You might think that flying a helicopter on Mars is an outlandish, wildly improbable notion. Copters, after all, achieve lift by deflecting airflow with their rotor blades, as this Federal Aviation Administration handbook explains. And Mars doesn't have a lot of air for doing that. Its thin atmosphere, in fact, is less than 1 percent of the volume of the atmosphere on Earth.
Well, if you think it can't be done, NASA is out to prove you wrong. When the space agency launches its new Mars 2020 rover on a trip to the red planet in July 2020, it will have the Mars Helicopter, a miniature robotic aircraft, attached to it. The experimental helicopter, which is in the final phase of testing, weighs a little less than 4 pounds (1.8 kilograms) and its blades are around 4 feet (1.2 meters) long, from tip to tip. NASA researchers hope that it will achieve the first-ever flight of a heavier-than-air aircraft on the red planet.
NASA actually has been working on developing a helicopter that could fly on Mars for decades now, as Bob Balaram, the project's chief engineer at NASA's Jet Propulsion Laboratory near Pasadena, California, explains via email. But solving all the technical challenges was a daunting task.
"A helicopter for Mars has to be tough enough to survive the journey to Mars (high g-loads, vibration, etc.) and the environmental conditions it will face in space and upon arrival (nighttime cold, etc.)," Balaram says. "The design of such as vehicle also has to address the unique aerodynamics in the thin Martian atmosphere, which imposes challenging weight constraints on the vehicle design. It has been possible to meet these stringent mass constraints only recently, with the advent of lightweight electronics (e.g. cell-phone components), and battery technology (e.g. Lithium Ion cells)."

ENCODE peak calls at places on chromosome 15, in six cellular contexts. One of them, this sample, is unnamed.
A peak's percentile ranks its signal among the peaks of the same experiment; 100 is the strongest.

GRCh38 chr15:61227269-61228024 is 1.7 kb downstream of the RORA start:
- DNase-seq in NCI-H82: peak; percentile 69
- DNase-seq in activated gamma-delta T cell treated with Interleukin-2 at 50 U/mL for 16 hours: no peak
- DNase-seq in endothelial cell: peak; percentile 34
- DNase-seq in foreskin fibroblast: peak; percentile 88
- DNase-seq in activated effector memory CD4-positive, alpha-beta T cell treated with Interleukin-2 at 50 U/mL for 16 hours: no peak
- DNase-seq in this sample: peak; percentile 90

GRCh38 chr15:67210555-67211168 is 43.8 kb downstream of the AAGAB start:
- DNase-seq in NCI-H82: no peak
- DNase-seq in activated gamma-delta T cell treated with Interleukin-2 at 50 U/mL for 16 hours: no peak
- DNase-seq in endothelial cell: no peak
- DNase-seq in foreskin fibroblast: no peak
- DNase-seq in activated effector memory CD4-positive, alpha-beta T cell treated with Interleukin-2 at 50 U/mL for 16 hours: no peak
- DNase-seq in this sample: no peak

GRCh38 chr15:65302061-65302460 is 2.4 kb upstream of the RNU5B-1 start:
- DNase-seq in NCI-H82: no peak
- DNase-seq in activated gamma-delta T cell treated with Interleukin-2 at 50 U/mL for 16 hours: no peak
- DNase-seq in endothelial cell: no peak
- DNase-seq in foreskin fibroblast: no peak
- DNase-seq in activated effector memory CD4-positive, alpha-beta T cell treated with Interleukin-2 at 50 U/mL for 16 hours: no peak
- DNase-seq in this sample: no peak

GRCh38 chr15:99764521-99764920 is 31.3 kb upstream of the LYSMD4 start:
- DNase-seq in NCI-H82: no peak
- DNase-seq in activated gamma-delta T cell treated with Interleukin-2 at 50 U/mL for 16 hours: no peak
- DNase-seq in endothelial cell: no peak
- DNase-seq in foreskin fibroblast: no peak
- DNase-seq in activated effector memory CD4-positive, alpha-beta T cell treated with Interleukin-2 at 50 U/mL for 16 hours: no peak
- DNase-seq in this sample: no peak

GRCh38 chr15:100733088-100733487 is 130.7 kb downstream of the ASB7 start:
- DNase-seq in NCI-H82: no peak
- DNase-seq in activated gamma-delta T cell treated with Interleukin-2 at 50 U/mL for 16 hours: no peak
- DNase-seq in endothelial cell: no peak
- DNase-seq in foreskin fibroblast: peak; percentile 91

In order to achieve lift in an atmosphere that's the equivalent of being 100,000 feet (30,400 meters) in altitude on Earth — more than twice the maximum height that helicopters have reached on this planet — the Mars copter's blades will spin at 2,300-2,900 revolutions per minute, about 10 times faster than Earth helicopters do.
But achieving lift is just one of the things the copter must manage. It also has to be able to survive Mars' brutally cold nighttime temperatures, which can get down to minus 100 degrees Fahrenheit (minus 73 degrees Celsius), according to Space.com. And it needs to be able to recharge itself, which it accomplishes via a built-in solar panel. And because of the lag time in transmitting electronic instructions from Earth, it can't be guided by a human with a joystick back home. Instead, it will rely on onboard sensors.
The unit on the Mars 2020 mission is designed to demonstrate that flying on Mars is possible, rather than to conduct other research. But if it works as planned, future helicopters will be bigger and more capable. "The particular design chosen for the tech demonstrator (counter-rotating coaxial rotors) was to maximize performance for the available space on the Mars 2020 rover," Balaram says. "Next generation science helicopters would use multi-rotor configurations with payload capability in the 0.5 to 2 kilogram (1.1 to 4.4 pounds) range. Vehicles sizes could typically be in the 20 to 30 kilogram (44 to 66 pounds) range. The main constraint would be to package the rotor blades and overall system into a configuration compatible with lander designs for Mars."